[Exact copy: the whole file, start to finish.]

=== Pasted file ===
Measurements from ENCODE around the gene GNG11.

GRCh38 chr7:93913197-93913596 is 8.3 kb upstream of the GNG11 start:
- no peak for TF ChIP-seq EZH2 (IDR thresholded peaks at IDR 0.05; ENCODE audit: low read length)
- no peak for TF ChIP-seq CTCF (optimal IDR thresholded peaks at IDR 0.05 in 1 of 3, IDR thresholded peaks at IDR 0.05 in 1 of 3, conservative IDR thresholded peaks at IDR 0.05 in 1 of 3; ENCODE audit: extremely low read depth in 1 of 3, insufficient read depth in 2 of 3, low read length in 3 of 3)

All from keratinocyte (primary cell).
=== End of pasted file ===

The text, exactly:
Measurements from ENCODE around the gene GNG11.

GRCh38 chr7:93913197-93913596 is 8.3 kb upstream of the GNG11 start:
- no peak for TF ChIP-seq EZH2 (IDR thresholded peaks at IDR 0.05; ENCODE audit: low read length)
- no peak for TF ChIP-seq CTCF (optimal IDR thresholded peaks at IDR 0.05 in 1 of 3, IDR thresholded peaks at IDR 0.05 in 1 of 3, conservative IDR thresholded peaks at IDR 0.05 in 1 of 3; ENCODE audit: extremely low read depth in 1 of 3, insufficient read depth in 2 of 3, low read length in 3 of 3)

All from keratinocyte (primary cell).